Friday, June 17, 2016

Week 5 Already?!

Dr. Gregg Moore briefing the students from Bagnall Elementary .
Photo: Kendall Young 
Time is flying by! I am coming to the end of my 4th week and I have learned so much. I have been spending a lot of time working in the dunes at Hampton, Salisbury and Plum Island doing both community outreach and restoration and implementing an experiment I designed to look at dune plant growth.

We hosted students from Bagnall elementary school on the dunes at Plum Island to plant beach grass. Two groups of 40 students were on a private beach front and planted well over 3,000 plants! It is great to see local students so enthusiastic about protecting their beaches at such a young age. 

Alyson Eberhardt assisting me in measuring and staking my plots.
Photo: China Wong 
Me prepping Goldenrod for planting.
Photo: China Wong 
 I have been given to opportunity to design an experiment to examine factors affecting growth of plant species other than dune grass at Hampton Beach State Park. My original plan was to have plots set up at both Hampton Beach as well as Plum Island, but after running into a number of obstacles, I decided to alter my project to one location. I  now have six plots set up at Hampton beach, two on the fore dune (more exposed) and four in the inter dune (more protected). Two of the inter dune locations contain goldenrod (Solidago sempervirenes) and two contain sea rocket (Cekile maritima). I have all of my plots planted and began collecting data this week. I will collect data through my summer with Sea Grant and hopefully continue into the fall with the help of community members to turn my experiment into a citizen science project. There are ups and downs to field ecology and I have learned an incredible amount about setting up experiments and working in the field. I have run into issues with plant survival after transportation, getting enough water to my plots, long hours on the dunes (that one’s not so bad), and working through problems as they arise. I am confident that I will continue to learn more as my project advances.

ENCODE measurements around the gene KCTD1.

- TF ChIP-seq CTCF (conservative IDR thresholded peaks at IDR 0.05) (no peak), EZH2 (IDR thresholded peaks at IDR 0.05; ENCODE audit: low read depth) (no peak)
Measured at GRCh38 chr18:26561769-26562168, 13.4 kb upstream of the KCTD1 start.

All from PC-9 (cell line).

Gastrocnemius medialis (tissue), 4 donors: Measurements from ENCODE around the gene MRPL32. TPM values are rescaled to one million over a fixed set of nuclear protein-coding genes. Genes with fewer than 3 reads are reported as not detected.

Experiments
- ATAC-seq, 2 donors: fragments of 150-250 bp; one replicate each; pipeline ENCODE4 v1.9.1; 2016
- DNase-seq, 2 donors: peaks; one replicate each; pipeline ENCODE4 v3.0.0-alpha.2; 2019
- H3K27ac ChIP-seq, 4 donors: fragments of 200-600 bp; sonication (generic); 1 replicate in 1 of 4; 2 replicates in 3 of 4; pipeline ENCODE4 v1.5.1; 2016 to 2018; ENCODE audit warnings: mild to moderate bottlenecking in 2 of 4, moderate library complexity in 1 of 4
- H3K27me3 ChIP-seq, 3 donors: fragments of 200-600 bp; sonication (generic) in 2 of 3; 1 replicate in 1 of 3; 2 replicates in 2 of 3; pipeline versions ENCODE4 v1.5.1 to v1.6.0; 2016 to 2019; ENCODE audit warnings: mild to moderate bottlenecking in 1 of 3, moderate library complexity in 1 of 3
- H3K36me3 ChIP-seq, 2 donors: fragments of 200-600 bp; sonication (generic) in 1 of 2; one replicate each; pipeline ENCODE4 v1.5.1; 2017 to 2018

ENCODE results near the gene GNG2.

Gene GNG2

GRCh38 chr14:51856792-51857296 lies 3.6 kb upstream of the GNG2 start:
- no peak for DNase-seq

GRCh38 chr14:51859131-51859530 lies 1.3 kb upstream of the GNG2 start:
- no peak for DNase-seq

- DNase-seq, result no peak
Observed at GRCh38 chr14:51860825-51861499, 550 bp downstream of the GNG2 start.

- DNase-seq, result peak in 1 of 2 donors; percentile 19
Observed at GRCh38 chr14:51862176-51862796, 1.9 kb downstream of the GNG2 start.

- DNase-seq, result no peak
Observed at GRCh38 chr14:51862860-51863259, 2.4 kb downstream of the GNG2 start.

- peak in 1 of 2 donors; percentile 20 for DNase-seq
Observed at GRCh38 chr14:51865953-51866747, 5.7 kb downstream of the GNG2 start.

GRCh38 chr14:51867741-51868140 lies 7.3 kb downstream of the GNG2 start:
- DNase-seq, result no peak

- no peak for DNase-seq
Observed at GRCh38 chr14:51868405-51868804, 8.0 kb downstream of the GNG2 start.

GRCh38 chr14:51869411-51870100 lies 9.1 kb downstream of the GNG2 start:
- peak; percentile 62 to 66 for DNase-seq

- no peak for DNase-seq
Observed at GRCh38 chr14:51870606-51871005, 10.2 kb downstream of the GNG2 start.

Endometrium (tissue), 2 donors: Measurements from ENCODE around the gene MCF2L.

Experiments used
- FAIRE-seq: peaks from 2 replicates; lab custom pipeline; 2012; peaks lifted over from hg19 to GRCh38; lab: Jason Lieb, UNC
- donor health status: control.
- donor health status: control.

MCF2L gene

Salisbury Beach before community planting project.
Photo: Kendall Young 
Earlier this week, we hosted a community planting event at Salisbury beach. We had a fantastic group of volunteers and quickly reached our planting goals! One thing I noticed while working at this site was how much the community was willing to help. There were locals passing by asking if they could help and offering their homes for water and shade. Local businesses were opening their doors to volunteers for breaks from the heat. It was rewarding to see that the hard work so many people are putting into to restoring the dunes is being noticed and appreciated. 

Another project I worked on a week ago was monitoring the water quality at Sagamore- Hampton Golf course. Sagamore-Hampton Golf course is in the process of getting certification under the Audubon Cooperative Sanctuary Program for Golf (more information Here). N.H.Sea Grant and UNH Cooperative Extension’s Coastal Research Volunteer program is assisting in this certification by collecting water quality data from Cornelius Brook and restoring a stream buffers. Next week, with the help of volunteers, we will continue to plant stream buffers to reduce nutrient and sediment inputs.

In the coming weeks I am looking forward to continuing collecting data for my plots, working at Sagamore- Hampton Golf course, more eel monitoring, and getting involved in some oyster restoration efforts.
Check back for updates!

Kendall Young

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